A reader served and was okay. The priest proclaimed the Gospel from the ambo and gave a short homily that basically stressed the readings. He skipped the Prayer of the Faithful and simply said, "To the altar for the Eucharistic Prayer." All but two of those in the pews ahead of me went into the sanctuary and stood on either side of the priest. Those two people were a real blessing to me, as they made the decision a bit easier; if I remained in my place, I would not be the lone holdout. I still felt awkward, though, being in Rome and not doing as the Romans do-- but I would have felt even more awkward had I joined the others in the sanctuary. The chalice and paten were of metal.

After the priest offered Eucharistic Prayer II, it came time for the Our Father. Those in the sanctuary formed a circle around the altar and joined hands, which I could see coming all along. I was safe, but I still felt naked. The two folks ahead of me exchanged signs of peace with one another and with me while the priest was still saying the prayer that precedes the actual sign of peace-- why they could not wait is a mystery to me. Then two women (one a nun) came from the sanctuary to be sure we were included; both walked all the way to where I was sitting, which actually was kind of them (I'm not being ironic or facetious here). Assuming that the two people ahead of me in the pews were not tourists like me, I see a civil sort of tolerance ere; despite what looks to be a serious disagreement, everyone has agreed to remain friends.

My biggest uneasy feeling was how I would receive Holy Communion. I thought that perhaps the two people with me in the pews were not receiving, which might have explained why they chose to remain apart, and I was afraid I'd have to find the right time to approach the sanctuary all by myself, but again, the two others were a blessing, and I simply followed them forward when they went for Communion. The priest and the nun distributed Communion; the chalice was also offered. Everyone (except for us three countercultural types) remained in the sanctuary until the end of the Mass.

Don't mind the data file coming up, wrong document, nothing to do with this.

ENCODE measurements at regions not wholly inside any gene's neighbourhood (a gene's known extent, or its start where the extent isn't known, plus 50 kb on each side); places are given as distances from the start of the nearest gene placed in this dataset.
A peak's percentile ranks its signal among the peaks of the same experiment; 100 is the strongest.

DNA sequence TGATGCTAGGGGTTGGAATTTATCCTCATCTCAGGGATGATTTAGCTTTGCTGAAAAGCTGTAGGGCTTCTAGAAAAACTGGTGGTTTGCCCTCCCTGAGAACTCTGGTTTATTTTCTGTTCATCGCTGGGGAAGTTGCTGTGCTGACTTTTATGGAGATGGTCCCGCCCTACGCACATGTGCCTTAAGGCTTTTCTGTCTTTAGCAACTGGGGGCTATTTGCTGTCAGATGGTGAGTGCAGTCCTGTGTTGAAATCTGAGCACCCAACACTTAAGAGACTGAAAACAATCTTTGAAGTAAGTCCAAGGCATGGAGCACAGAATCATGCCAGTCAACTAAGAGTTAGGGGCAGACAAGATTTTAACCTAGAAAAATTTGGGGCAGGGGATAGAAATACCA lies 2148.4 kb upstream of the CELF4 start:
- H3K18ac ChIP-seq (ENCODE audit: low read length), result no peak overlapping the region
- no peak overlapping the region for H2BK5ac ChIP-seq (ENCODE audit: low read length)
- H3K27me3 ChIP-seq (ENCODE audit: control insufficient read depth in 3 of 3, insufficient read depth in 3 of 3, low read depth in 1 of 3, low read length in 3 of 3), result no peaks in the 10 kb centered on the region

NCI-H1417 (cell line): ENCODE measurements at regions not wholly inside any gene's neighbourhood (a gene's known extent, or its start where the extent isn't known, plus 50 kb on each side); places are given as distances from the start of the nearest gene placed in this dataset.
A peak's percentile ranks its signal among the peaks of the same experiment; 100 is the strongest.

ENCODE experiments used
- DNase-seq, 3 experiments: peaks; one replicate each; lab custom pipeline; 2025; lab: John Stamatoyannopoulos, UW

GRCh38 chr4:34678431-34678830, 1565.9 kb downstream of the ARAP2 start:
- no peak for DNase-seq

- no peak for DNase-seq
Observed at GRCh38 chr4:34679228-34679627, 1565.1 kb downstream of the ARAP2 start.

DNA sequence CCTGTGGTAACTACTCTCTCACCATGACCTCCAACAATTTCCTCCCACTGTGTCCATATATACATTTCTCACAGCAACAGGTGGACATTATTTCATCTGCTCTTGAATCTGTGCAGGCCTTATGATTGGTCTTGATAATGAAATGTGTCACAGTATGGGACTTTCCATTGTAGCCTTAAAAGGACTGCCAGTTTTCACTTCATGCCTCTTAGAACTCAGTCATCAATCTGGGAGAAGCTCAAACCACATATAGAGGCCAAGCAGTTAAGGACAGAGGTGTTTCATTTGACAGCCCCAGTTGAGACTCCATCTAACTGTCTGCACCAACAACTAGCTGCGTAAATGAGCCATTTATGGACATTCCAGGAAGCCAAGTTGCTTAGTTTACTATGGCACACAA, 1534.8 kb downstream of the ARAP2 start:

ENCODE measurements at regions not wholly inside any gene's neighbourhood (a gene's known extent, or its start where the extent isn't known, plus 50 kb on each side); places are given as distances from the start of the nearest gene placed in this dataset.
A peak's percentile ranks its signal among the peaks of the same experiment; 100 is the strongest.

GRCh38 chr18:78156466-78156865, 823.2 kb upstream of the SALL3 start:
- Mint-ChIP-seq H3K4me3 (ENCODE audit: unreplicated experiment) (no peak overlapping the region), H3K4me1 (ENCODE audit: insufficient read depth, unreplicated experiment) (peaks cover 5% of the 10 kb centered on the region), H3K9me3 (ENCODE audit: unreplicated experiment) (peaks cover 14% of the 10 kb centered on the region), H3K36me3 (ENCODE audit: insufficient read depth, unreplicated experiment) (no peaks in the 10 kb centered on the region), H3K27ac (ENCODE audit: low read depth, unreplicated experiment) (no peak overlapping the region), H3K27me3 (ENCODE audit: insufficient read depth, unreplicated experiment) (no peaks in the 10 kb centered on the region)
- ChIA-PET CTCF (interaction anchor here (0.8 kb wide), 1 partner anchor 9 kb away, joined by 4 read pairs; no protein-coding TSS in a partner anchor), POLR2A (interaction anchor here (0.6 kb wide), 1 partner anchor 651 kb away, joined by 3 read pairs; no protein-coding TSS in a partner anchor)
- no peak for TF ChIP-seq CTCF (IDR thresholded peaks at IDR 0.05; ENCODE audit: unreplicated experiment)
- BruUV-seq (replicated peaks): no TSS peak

I thought that the best place to get a bulletin would be the main doors, but since I knew they were locked, I didn't want to look suspicious by going back there, and frankly, I just wanted to get away from that church before anyone started grilling me, so I just left via the side door-- but once again, God provided, since a lone bulletin was on a table by that door next to a reconciliation room. I got into the car and floored the pedal, not even looking back long enough to get a picture of the church.

Later, I headed through Arkansas, noting that Catholic churches seemed to be more numerous there than in Alabama and Mississippi. The cathedral on the border with Oklahoma even had daily Mass listed; it was a shame that I was just passing through as it looked rather impressive. There was also an abbey and a few other churches that I'd have liked to see, but some looked deserted (and were probably locked) and I was in a bit of a hurry anyway. Someday, I should take this same sort of tour on a much longer schedule-- maybe a few months instead of two weeks.